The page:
Let us not forget that clove oil is highly potent and can burn your skin if used at full strength. Always use a soothing carrier oil such as coconut oil or jojoba oil to dilute the clove essential oil before applying it to the skin. Mix just 1 drop of clove oil in 1 Tablespoon of slightly warmed coconut oil and apply it on the face, gently massaging it in with your fingertips. Clove oil will penetrate deep into the skin pores and clear out the infection, but it may take a few weeks before the skin heals completely.
Even after the acne breakouts stop, it helps to use clove oil as a face wash. You can add 2 drops of clove oil into a quart of warm water and use it to wash your face in the morning and before going to bed. Rinse with cold water.
8. Combats fatigue
Clove oil is an energy booster. It reduces platelet aggregation, making the blood thinner. This improves blood circulation. Clove oil acts as a cardiovascular tonic and brain stimulator. It helps combat both physical and mental fatigue. It is used for this purpose in aromatherapy.
Use clove oil in a diffuser, or apply a drop or two diluted with a teaspoon of carrier oil on reflex points. Add a few drops into the bathwater to relieve muscle fatigue after an exhausting day.
9. Increases sexual performance
Topical application of clove oil sufficiently diluted with carrier oil to the glans reportedly improves sexual performance and prevents premature ejaculation. While clove oil increases blood circulation to the genital area, its mild anesthetic effect could be prolonging the erection.
Since clove oil stings when applied on the skin, mix it with a suitable carrier oil.
10. Relieves headache
While the analgesic effect of eugenol gives quick relief, the increased blood circulation helps resolve the underlying cause of headaches, which can be anything from sinus congestion to stress.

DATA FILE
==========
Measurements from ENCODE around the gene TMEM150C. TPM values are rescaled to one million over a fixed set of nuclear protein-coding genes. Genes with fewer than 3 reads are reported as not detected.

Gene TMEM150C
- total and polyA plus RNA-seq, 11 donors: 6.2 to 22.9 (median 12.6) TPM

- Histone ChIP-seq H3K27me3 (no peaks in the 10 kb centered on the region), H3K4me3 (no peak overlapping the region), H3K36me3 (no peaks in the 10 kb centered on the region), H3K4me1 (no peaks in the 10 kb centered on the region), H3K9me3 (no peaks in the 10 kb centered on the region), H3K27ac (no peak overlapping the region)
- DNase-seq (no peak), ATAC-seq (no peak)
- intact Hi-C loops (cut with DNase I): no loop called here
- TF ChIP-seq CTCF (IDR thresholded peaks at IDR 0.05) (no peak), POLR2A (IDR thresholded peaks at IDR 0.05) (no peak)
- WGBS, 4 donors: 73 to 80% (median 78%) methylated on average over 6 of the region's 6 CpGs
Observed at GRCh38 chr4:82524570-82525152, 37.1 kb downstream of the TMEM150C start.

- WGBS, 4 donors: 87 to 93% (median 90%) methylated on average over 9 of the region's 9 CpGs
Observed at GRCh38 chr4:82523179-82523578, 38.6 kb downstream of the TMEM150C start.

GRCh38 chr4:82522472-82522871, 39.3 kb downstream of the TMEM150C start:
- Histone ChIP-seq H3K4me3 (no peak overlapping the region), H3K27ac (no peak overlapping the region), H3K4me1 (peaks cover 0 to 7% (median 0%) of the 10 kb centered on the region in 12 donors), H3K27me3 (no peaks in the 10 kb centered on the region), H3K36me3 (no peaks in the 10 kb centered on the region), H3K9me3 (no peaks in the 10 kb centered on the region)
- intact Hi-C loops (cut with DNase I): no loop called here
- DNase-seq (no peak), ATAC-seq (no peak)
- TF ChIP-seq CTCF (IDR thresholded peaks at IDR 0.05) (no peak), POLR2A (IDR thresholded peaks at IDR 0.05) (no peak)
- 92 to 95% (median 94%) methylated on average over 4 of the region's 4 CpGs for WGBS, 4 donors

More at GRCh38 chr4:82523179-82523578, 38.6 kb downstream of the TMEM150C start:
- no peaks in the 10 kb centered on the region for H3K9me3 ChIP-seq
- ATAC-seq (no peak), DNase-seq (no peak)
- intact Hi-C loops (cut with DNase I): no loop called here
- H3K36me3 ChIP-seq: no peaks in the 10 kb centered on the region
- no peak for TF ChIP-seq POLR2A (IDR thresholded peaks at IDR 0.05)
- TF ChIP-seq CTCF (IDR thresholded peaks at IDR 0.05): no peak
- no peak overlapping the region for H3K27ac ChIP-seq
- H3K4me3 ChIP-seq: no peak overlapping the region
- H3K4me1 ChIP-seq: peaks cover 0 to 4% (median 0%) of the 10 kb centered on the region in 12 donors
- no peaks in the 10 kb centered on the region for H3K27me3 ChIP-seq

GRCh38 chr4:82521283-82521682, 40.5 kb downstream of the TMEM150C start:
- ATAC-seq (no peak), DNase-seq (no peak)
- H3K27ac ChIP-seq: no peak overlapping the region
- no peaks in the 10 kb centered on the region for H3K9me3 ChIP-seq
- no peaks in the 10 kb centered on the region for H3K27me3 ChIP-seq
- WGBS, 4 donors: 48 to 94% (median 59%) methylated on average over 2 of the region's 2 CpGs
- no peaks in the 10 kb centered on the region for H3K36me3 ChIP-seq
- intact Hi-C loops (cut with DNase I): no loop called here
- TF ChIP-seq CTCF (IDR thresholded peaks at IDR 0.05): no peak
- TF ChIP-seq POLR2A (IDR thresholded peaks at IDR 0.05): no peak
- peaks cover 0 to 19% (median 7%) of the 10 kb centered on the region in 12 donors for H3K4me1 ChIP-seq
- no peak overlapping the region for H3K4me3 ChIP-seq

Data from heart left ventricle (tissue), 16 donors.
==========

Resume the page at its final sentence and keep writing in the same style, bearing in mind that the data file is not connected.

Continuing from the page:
Mix a few drops of clove oil in coconut oil to get a soothing balm. Sniffing a cotton ball containing 1-2 drops of the essential oil or using the oil in a diffuser may provide the same effect.
11. Relieves respiratory problems
Clove oil is popularly used in many conventional ointments and balms to relieve chest and sinus congestion due to bronchitis and severe cold.
Steam inhalation with 2-3 drops each of clove oil and eucalyptus oil added to the water will quickly open up the airways and help you breathe easy. To make a chest rub, mix 5 drops each of clove and eucalyptus oil and 10 drops of lemon oil with 8 oz. of coconut oil as the base with some melted beeswax to thicken the mix, if necessary.
12. Pain reliever for rheumatic joints and sports injuries
Pain in the joints and muscles due to chronic conditions like rheumatism as well as sprains and bruises resulting from sports activities can be treated with clove oil. Besides numbing the area temporarily, it increases blood circulation, promoting faster healing of the injured tissues.
Melt one cup of beeswax in a double boiler. Take it off the heat and add 1 cup of coconut oil. Allow to cool slightly. Add 10 drops clove oil and 5 drops each of peppermint oil and arnica oil. Pour into glass bottles or metal tubs and allow to set. Use it as a pain relieving balm.
13. Relieves earaches
The anesthetic and analgesic property of clove is useful in relieving earache, whatever its underlying cause. Clove oil is essential in any household with young children who might suddenly develop piercing pain in the ear associated with cold and nasal congestion.
To make a quick relief earache remedy, mix 2 drops of clove oil in 1 teaspoon sesame oil warmed to body temperature. Use a dropper to administer 1-2 drops of the mixture in each ear.
14. Excellent pesticide and herbicide
You can keep your home and garden safe with the of use clove oil as pesticide and weed killer instead of harmful chemical compounds.
Mix 1 Tablespoon clove oil with 5 Tablespoons neem oil in a gallon of water. Add one teaspoon of dish soap and shake well to mix. Spray it on indoor and outdoor plants to keep away insects and other pests.